Of the myriad ways in which the Soviet Union attempted to exert control over its new vassal states in Eastern Europe after the Second World War, the use of 'soft power' – which US political scientist Joseph Nye described as 'the power of attraction' – is undoubtedly the least studied. It is this topic that Texas-based historian Patryk Babiracki turns his attention to in his first book-length study, which forms part of 'The New Cold War History' series published by the University of North Carolina Press.
Babiracki's decision to limit his scope to Poland and to the years 1943 to 1957 is justified. Poland was the most strategically important of the Soviet Union's client states and the first postwar decade is, as Babiracki correctly describes it, the 'least explored' in the history of Soviet-Polish relations (p. 8). Nonetheless, a comparative study of Soviet soft power in Eastern Europe as a whole will surely be warranted in the future. Within the confines he sets, Babiracki does an impressive job of marshalling evidence to support his argument that the Soviets effectively botched their opportunity to establish a genuine rapport with the Polish people, a task made more difficult by Russia and Poland's vexed and bloody history which had culminated in the Katyń massacre of 1940.
Babiracki draws on previously classified documents from Russian and Polish archives to argue that culture – so often marginalized by historians in this field – 'played a crucial and wide-ranging role on all levels of Soviet-Polish interactions' (p. 7), and that the efforts of a handful of cultural ambassadors and diplomats more sensitive to the need to establish truly reciprocal relations with the Polish government and its citizens were repeatedly thwarted, not only by Stalin's regime but also in the 'thaw' which followed.
The implications of this failure were, Babiracki contends, ultimately disastrous for the viability of the Soviet empire. The Soviets' disregard for meaningful cultural relations meant that they squandered the only chance they had to win over the hearts and minds of East European citizens and convince them of the feasibility and indeed desirability of Soviet-style communism. The long-term consequences of this decision only became apparent in the 1970s when simmering resentment in Eastern Europe boiled over in an array of political protests, which the Soviet Union was no longer willing or able to crush.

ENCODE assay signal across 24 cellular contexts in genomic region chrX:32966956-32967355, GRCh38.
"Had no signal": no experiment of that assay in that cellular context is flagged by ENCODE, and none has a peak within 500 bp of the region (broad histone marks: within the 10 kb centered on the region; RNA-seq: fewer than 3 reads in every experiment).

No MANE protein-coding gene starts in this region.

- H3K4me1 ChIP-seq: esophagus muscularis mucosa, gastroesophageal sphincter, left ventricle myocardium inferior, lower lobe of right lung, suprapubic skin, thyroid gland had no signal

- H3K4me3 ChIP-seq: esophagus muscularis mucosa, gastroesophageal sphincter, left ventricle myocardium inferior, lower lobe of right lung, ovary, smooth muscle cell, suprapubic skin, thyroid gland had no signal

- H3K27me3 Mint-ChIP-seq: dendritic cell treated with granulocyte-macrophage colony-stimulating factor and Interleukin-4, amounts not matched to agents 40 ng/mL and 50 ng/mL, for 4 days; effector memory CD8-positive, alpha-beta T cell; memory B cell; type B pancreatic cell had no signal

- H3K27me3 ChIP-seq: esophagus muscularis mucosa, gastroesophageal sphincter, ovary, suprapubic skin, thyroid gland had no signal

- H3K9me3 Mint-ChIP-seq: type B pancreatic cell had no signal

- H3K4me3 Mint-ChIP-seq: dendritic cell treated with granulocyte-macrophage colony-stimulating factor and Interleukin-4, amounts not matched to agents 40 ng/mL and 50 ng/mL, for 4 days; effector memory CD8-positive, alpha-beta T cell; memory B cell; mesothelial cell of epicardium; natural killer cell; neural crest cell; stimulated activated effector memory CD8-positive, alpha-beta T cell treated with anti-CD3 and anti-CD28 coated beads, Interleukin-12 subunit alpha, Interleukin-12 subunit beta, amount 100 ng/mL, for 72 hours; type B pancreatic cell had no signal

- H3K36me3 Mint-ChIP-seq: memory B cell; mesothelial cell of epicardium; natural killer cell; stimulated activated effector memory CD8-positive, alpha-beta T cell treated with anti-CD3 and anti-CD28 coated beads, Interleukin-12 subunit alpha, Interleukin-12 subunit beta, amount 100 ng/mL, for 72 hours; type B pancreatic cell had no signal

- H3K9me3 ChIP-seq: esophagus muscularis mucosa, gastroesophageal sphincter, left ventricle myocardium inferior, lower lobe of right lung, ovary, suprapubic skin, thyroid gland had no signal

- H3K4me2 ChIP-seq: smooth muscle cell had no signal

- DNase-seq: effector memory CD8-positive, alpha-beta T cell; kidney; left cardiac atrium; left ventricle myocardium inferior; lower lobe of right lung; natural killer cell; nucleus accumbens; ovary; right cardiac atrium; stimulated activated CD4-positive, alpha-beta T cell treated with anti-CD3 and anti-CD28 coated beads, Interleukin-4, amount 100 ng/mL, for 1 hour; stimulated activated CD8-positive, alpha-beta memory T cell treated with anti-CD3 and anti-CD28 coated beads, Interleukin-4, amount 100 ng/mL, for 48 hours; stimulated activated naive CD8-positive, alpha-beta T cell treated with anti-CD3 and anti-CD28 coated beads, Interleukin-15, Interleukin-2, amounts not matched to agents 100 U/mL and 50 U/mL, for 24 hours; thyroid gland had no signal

It is with regard to these broader implications that Babiracki's decision to focus exclusively on Poland shows its limitations. While he suggests that the Soviet failure to exert soft power was roughly the same across Eastern Europe, more research is needed in order to understand the nature of Soviet cultural relations with its client states on a collective level. This could also shed further light on the Polish case – what was 'typical' about Soviet cultural policy here and how did it differ from other East European states?
Babiracki's discussion of the 'Jewish question' in Poland and the Soviet Union in the decade after the Holocaust is particularly fascinating. His passages on the career trajectories of a handful of Jewish politicians in postwar Poland (amongst them Jakub Berman) are riveting, as is his analysis of the tortuous negotiations surrounding Aleksander Ford's 1948 film Border Street (pp. 125-133), the first product of Polish popular culture to deal head-on with the Jewish dimension of the Warsaw Ghetto uprising of 1943. Babiracki therefore makes a small but important contribution to our understanding of antisemitism and Gentile-Jewish relations in Eastern Europe after the Holocaust.
On the whole, this is a densely researched work of scholarship which displays a real mastery of its source material. It is clearly and at times even elegantly written. A couple of minor criticisms: firstly, Babiracki's attempts to shoehorn popular theoretical concepts into his analysis (for example, using Foucault's 'positive unconscious' to describe the difficulty surrounding the term 'Sovietization', p. 155) are not always convincing. In the 'Sovietization' case, Babiracki's own explanation of the problem is sufficient, and the inclusion of a modish concept – the meaning of which is itself contested – serves only to mystify an otherwise clear analysis. Secondly, while endnotes (as opposed to footnotes) may be typographically neater, they invariably lead to frustration for the reader, especially when only chapter numbers are provided in the Notes, and only chapter names are given in the main text.
This book is essential reading for those interested in Soviet-Polish relations, and will also be useful more broadly to scholars and students interested in the relationships, as well as the mechanisms of persuasion and control, that the Soviet Union established with its satellite states in Eastern Europe.
 Joseph Nye, Soft Power: The Means to Success in World Politics (New York: Public Affairs, 2004), 16.